In recent years, a significant number of professional tennis players have become tournament directors: Todd Martin (Dell Technologies Hall of Fame Open in Newport, Rhode Island), Tommy Haas (BNP Paribas Open in Indian Wells, California), James Blake (Miami Open) and, most recently, Feliciano Lopez, who will take over the Mutua Madrid Open in 2019.
All of these former pros are transitioning from player to “player” (as it were). And while they all note the benefits of understanding the player point of view in tackling their new roles, they also have gained a new respect for event organizers.
“After working on the tournament side for the past two years, I have an incredible amount of respect and appreciation for the constant requests, details and hurdles that come in to the staff,” said Haas, who took on his role at Indian Wells in 2016. “From the players to the sponsors to the fans, it’s a constant juggling act.”
“There are so many influences in the room for scheduling that it is a huge puzzle to put together every day,” said Blake, who began his position in Miami with this year’s event, which took place in March and April.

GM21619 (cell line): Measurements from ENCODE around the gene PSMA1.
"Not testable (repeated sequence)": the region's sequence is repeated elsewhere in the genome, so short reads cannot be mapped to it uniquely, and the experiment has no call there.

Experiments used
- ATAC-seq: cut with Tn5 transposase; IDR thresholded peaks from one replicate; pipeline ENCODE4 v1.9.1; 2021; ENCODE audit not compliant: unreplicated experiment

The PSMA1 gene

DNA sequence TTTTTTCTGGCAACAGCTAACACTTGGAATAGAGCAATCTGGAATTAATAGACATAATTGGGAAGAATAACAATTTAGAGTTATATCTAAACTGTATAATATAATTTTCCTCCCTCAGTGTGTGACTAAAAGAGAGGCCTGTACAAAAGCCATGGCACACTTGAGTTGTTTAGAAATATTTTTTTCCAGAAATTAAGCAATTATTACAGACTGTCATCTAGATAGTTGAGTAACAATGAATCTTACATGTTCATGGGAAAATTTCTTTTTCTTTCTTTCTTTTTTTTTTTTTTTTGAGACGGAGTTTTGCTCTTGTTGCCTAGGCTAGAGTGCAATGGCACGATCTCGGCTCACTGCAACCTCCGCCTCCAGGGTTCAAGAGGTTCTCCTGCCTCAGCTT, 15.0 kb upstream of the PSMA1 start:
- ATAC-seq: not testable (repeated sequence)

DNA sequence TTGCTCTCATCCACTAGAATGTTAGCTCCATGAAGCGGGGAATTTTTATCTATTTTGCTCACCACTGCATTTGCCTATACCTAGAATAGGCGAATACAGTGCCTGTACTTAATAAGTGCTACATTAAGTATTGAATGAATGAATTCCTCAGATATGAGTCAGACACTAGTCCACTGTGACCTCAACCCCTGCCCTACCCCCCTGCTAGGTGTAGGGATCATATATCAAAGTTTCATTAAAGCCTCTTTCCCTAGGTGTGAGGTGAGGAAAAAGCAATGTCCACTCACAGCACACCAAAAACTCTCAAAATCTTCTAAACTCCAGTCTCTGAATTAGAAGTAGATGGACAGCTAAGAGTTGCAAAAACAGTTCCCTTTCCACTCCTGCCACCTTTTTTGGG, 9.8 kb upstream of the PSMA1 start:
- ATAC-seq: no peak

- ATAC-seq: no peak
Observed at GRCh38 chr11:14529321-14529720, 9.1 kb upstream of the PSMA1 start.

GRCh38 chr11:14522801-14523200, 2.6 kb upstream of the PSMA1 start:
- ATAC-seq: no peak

Martin, who’s been in his position as tournament director the longest (starting in 2014 as part of his role as CEO of the International Hall of Fame), said he has a much greater awareness of the time, money and human resources that go into running a tournament. But he is also grateful “to have had the advantage of being able to relate on a personal level to the players and coaches, and that I have a good understanding of the workings of the ATP World Tour.”
“I think just having that wealth of knowledge and insider perspective is beneficial to continuing to improve our event year after year, not only for the players, but also for the fans and sponsors,” said Haas.